Fast Five Quiz: Do You Know Best Practices for Opioid Use and How to Confront Abuse?

Mary L. Windle, PharmD


September 21, 2016

In patients with suspected opioid intoxication, the following should be noted:

  • Comprehensive urine drug testing is performed when the drug abuse habit of the patient is unknown but suspected. Some labs use the inexpensive TLC procedure. This test has low sensitivity for commonly used drugs. TLC cannot detect fentanyl.

  • Enzyme immunoassay and radioimmunoassay are more sensitive than TLC, but they are less specific because molecules with similar functional groups cross-react with antibodies. These are relatively inexpensive tests.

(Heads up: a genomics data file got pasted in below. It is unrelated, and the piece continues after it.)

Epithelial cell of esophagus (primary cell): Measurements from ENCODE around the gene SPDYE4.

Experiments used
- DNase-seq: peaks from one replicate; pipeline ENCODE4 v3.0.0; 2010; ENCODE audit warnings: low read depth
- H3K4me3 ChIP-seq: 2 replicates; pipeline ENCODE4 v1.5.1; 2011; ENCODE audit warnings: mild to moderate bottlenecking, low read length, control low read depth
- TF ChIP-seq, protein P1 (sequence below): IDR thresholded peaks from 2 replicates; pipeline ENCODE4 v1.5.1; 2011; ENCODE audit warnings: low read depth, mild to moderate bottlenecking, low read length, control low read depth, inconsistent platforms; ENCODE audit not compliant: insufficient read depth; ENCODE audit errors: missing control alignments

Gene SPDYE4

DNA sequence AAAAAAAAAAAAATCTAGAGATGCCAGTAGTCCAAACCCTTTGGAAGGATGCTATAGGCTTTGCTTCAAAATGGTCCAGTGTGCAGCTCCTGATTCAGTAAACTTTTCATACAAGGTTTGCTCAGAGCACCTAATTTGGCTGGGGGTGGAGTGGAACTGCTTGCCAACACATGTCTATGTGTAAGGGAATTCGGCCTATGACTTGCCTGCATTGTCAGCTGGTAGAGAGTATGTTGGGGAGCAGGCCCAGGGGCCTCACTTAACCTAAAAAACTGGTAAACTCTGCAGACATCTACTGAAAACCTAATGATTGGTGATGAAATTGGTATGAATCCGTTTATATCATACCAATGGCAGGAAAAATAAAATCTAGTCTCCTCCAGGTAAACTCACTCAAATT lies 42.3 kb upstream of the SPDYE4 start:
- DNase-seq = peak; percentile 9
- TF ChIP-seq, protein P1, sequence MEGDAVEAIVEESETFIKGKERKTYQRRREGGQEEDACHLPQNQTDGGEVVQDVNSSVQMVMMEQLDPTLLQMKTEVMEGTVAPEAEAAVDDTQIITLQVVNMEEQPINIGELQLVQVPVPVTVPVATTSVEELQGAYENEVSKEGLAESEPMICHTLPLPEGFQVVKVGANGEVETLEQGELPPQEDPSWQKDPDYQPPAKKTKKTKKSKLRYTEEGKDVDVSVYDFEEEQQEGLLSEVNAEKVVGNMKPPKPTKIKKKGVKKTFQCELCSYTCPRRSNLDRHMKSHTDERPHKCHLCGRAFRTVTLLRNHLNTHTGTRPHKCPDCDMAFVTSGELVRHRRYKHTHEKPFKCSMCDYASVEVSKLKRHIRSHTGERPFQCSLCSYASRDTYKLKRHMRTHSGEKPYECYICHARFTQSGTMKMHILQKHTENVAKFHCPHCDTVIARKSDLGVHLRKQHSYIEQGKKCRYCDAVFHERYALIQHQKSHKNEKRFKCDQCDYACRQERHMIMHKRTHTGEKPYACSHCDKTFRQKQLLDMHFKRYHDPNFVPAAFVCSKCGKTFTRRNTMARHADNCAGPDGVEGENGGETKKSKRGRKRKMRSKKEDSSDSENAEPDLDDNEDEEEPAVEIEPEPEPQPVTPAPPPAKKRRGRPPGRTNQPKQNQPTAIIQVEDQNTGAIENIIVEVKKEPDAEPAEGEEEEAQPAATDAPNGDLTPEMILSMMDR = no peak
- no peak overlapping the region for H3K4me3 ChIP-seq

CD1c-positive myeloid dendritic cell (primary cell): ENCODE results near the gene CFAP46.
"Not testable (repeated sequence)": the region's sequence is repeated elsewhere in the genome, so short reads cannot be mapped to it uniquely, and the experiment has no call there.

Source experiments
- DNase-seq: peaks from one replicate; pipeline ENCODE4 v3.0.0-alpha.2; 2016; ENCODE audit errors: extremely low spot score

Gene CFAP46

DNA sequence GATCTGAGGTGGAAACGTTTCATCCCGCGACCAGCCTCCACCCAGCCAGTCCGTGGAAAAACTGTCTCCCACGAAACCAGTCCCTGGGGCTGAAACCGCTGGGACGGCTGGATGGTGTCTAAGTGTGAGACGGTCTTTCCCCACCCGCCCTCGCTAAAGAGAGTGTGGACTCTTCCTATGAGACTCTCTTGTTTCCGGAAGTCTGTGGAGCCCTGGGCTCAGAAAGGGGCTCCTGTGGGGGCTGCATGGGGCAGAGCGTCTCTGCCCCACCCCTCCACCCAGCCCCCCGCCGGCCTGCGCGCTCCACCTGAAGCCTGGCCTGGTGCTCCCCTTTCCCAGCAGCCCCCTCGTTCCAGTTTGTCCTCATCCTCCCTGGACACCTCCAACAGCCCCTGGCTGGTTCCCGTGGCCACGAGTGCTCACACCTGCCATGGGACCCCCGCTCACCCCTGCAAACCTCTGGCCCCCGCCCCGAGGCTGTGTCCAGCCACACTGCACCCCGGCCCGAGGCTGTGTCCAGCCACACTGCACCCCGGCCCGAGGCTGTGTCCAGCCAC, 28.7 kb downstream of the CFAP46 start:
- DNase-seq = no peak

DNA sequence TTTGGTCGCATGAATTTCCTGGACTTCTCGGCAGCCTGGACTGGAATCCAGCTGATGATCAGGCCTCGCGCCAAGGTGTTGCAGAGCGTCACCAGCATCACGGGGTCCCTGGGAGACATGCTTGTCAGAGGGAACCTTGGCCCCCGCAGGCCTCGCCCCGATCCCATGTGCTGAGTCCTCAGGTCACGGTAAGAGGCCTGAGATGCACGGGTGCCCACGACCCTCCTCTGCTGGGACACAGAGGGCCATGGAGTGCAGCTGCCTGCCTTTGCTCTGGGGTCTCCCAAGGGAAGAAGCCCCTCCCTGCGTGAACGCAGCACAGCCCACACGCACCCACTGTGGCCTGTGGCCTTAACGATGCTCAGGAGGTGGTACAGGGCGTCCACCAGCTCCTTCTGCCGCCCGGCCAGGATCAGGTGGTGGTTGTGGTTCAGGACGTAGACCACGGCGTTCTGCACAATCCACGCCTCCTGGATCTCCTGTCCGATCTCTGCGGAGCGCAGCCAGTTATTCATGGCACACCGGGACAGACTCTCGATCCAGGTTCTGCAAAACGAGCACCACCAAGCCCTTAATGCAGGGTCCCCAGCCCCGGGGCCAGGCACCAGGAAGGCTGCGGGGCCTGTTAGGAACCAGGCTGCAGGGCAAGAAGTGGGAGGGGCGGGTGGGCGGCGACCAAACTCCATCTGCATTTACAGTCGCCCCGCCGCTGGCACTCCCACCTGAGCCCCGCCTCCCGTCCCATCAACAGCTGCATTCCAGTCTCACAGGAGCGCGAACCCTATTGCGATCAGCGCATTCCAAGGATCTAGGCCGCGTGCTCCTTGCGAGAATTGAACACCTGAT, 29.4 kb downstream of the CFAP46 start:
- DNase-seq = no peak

• Gas-liquid chromatography (GLC) and gas chromatography–mass spectrometry (GC-MS) are very sensitive and specific tests, but they are time-consuming, labor-intensive, and expensive.

  • In drug abuse detection, knowing the half-life of the drug, the biotransformation of the drug, and the excretion route of the drug is important.

  • Screening and confirmation cut-off concentration for heroin, methadone, morphine, and codeine is 300 ng/mL and can be detected in urine within 1-4 days.

  • False-negative results occur more easily than false positives, simply because once a test is screened negative, it is not tested further. The federal government requires that the results of the drug testing programs go directly to medical review offices to prevent improper interpretation of drug testing data.

  • Blood alcohol levels also may be tested.

For more on the workup of opioid intoxication, read here.


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